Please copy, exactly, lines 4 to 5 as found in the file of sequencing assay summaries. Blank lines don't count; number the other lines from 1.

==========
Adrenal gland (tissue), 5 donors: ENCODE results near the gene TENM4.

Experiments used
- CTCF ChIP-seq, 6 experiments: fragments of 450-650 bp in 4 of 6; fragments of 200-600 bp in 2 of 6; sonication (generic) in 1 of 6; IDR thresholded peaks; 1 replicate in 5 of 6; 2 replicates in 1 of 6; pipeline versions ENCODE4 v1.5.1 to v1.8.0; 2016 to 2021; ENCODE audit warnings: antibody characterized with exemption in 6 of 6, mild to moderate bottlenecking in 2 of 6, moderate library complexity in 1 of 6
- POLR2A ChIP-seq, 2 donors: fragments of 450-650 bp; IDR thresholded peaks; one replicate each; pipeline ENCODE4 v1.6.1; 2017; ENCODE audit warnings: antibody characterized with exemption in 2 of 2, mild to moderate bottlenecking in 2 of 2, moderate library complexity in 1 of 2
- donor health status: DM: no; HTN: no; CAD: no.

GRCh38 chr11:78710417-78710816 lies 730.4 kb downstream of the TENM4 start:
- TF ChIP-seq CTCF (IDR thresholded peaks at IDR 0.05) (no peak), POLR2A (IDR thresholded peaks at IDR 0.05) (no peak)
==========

- POLR2A ChIP-seq, 2 donors: fragments of 450-650 bp; IDR thresholded peaks; one replicate each; pipeline ENCODE4 v1.6.1; 2017; ENCODE audit warnings: antibody characterized with exemption in 2 of 2, mild to moderate bottlenecking in 2 of 2, moderate library complexity in 1 of 2
- donor health status: DM: no; HTN: no; CAD: no.